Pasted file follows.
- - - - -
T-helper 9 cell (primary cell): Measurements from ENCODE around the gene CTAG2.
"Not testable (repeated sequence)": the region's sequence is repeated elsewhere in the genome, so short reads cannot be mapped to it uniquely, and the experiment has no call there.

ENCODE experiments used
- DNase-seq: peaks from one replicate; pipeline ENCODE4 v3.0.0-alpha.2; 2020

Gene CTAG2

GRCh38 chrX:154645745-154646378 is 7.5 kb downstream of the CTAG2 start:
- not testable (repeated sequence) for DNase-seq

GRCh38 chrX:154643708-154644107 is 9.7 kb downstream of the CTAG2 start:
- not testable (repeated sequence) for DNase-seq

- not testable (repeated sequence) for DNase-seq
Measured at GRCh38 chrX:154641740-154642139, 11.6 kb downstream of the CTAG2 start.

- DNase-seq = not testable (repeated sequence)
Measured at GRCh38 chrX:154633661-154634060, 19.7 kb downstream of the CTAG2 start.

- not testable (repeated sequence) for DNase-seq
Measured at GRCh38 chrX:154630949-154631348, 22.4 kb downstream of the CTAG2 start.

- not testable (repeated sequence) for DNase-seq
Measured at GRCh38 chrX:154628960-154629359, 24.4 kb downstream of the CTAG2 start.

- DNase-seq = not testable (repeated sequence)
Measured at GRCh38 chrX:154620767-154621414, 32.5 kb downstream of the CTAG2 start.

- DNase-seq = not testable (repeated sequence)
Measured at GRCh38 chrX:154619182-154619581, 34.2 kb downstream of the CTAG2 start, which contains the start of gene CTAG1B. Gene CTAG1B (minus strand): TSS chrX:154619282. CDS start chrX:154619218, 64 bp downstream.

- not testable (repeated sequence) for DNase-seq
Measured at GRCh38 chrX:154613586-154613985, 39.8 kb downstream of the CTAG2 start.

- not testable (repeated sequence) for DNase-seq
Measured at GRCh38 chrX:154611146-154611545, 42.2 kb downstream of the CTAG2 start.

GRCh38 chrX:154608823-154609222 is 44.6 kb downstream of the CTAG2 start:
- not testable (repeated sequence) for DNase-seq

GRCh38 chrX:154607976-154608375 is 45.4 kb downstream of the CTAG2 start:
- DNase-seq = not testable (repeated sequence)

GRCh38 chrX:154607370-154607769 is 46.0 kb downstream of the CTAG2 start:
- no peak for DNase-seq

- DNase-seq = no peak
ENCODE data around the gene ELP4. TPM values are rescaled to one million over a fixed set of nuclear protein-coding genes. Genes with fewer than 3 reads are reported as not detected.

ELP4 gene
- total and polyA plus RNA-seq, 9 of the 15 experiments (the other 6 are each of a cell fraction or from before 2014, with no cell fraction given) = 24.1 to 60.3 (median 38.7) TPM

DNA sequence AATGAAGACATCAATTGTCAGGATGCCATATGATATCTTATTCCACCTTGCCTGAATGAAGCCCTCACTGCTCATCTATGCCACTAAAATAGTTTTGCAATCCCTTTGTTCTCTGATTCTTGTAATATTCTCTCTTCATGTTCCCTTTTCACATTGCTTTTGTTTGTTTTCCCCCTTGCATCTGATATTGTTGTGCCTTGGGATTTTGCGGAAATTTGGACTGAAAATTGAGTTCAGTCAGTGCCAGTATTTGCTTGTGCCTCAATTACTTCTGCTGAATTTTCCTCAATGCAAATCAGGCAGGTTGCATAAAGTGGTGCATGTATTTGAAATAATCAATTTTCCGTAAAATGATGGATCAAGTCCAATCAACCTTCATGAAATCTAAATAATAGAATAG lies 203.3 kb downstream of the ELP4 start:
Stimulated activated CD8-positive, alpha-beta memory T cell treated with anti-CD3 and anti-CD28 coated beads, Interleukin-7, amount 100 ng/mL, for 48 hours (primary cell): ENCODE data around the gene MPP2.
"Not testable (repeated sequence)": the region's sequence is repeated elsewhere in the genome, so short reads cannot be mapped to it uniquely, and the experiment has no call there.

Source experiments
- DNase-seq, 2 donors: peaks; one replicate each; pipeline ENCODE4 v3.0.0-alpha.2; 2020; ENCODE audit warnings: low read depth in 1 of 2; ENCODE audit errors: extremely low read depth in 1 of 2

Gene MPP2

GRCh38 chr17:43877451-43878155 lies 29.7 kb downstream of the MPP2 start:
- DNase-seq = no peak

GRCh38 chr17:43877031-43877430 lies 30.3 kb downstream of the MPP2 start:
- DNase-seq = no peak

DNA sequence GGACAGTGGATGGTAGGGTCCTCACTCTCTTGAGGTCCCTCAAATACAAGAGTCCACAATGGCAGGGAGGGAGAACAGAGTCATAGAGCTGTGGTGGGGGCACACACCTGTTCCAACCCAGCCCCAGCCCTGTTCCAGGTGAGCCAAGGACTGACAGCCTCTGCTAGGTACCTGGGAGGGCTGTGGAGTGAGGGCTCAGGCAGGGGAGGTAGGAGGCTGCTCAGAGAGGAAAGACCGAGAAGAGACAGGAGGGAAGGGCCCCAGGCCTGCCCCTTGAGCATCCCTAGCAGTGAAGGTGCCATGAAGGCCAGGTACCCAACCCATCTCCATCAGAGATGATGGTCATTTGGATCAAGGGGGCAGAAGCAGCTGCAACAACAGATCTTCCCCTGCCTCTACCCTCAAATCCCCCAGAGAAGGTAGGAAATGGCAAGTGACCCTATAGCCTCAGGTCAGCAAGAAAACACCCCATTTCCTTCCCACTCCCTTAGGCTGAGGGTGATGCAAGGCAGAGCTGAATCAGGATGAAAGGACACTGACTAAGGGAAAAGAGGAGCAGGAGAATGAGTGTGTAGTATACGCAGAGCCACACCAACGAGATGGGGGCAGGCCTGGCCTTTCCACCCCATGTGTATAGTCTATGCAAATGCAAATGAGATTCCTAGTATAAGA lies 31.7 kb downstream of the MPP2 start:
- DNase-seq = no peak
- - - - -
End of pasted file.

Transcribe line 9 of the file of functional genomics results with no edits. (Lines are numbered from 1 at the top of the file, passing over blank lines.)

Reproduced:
- not testable (repeated sequence) for DNase-seq